Value in Being Memorable

This morning, thanks to RSS, the following headline in Forbes came in through an email :

The Most Memorable Product Launches Of 2010

I breezed past the summary of findings, and then read the following ending slapper:

“When it comes to determining which brands jump to the forefront [people’s recall], it’s usually the
companies that “people look for, the ones that they are familiar with,” says Patrick Richardson “

The conclusion is pretty obvious right? I’m more likely to remember something that I already know.  So, if I read the article correctly, this is what I learned.

  • New product launches have an  85-90% failure rate.
  • 75% of survey participants were unable to recall any of those products listed in the top 10
  • 45% couldn’t name a single one at all.

“The results were per unaided recall studies, meaning experiments conducted with very little or no prompting from researchers.”

OK, so what is going on here?  If you haven’t seen the list of most memorable launches, you might guess that Apple and Microsoft were in the #1 and 2 spot.  I’m betting in a survey of the most recognized brand names Apple and Microsoft would top that list too.  Steve Jobs is legendary especially when it comes to new product launches.  Microsoft, however has a completely different mojo about it, but its mere size impacts the market.  The actual products that made the list, surprised me a bit.

Apple’s iPAD, as I recall had a few hiccups on its launch; but that weak start out of the gate  didn’t last. Instead,  the product generated  that much more news coverage.  It seems that there wasn’t a corner in the world that hadn’t heard or reported on this launch, and the reports just kept coming.

By comparison, in spite of the automatic announcements to every windows PC ,  2010’s #2 from Microsoft,  the release of Windows 7 , surprised me.  Yup, I don’t know how many pings from Microsoft I got encouraging me to upgrade, but the news certainly didn’t have the same excitement that surrounded Apple’s iPad.

So,  no surprise to read that most new products that hit the shelves go unnoticed; and that even more new products never even hit the shelves.  In a survey where brands that dominate their market stack up against every other consumer product being launched, there’s no secret to dominion. Of course holding  a  market position is another matter.

Value ContributioN of BuZZ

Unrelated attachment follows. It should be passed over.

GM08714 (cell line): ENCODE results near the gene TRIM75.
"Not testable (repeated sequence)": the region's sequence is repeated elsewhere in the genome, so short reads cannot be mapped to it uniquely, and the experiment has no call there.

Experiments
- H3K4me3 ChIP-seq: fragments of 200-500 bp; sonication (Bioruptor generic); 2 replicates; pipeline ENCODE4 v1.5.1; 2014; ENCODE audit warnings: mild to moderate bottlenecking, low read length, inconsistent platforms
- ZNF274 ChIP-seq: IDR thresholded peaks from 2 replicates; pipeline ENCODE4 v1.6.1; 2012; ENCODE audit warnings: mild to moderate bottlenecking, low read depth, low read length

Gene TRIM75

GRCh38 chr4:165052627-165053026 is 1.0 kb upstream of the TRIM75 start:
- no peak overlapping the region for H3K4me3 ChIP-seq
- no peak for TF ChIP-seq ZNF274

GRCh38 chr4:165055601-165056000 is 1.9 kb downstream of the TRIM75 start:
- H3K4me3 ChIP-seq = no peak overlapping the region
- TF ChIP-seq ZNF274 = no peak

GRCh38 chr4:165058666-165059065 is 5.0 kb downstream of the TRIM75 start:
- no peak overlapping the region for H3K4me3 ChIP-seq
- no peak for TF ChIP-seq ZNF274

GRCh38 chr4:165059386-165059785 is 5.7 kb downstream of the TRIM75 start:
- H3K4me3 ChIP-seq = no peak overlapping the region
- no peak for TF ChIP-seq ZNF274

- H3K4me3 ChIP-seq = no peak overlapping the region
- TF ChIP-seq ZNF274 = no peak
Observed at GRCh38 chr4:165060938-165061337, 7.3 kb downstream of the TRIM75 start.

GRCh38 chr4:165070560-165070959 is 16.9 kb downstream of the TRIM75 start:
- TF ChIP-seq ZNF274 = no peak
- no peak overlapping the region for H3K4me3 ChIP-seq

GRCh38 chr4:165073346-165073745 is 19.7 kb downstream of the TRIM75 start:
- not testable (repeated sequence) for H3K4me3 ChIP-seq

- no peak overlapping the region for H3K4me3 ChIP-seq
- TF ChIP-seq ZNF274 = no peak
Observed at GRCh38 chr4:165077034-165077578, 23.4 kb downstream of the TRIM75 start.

Can you separate out the value of being memorable?  Elaine Wong, writing for  Forbes takes this view:

“sales aside, a product launch that’s effortlessly recalled by the public proves that marketers–and their brands–have staying power. “

The power of Brand is an old story, and certainly when there are more than 250,000 products launched in a given year, one can see why being top of mind does readily correlate with sales. This is the ongoing case for advertising, creating buzz still matters.  It’s Buzz that increasingly makes social media matter too.  Proof is in the success of  companies that made the memorable list this year and waged significant integrated social media strategies.

Take Kimberly Clark,  Kleenex, has been a household name for a long time.  The brand is so synonymous with the product that it’s hard to believe that anyone calls a tissue by any other name.  Why would more buzz matter?

At the point of purchase , the Brand can command a higher price on the shelf  than the surrounding competition.  Kleenex to seal the sale needs to imprint more than its brand name.  That’s where social media can help.

Not long ago, I copied the following comment from a social media analyst , but sadly failed to keep the source link. ( If you know or are the author please let me know and I’ll credit you).

The companies that try to understand the return on investment to their social engagement don’t get the picture. I mean, of course you have to do that, but if you have the best intentions of the brand and the
company, you understand that social media is the biggest marathon we’ve  ever run. This is a marathon, not a sprint. If you want to build a  brand, it’s a marathon. It’s not trackable.

Are you trying to track, or correlate your social media efforts?

I’d love to know whether the decision-makers in your firm, or your clients, understand the changing nature of the game.  Do they buy into the idea of the marathon? Or,  are they still stuck in the old “campaign” cause and effect paradigm?  Not sure my a solution  guarantees your budget;  but, word of mouth is still the king-maker in my world.  If your buyers are talking, help them talk positively about your brand and the bottom line–receipts will speak for testify to its value .

FYI, here is the full survey from Sentient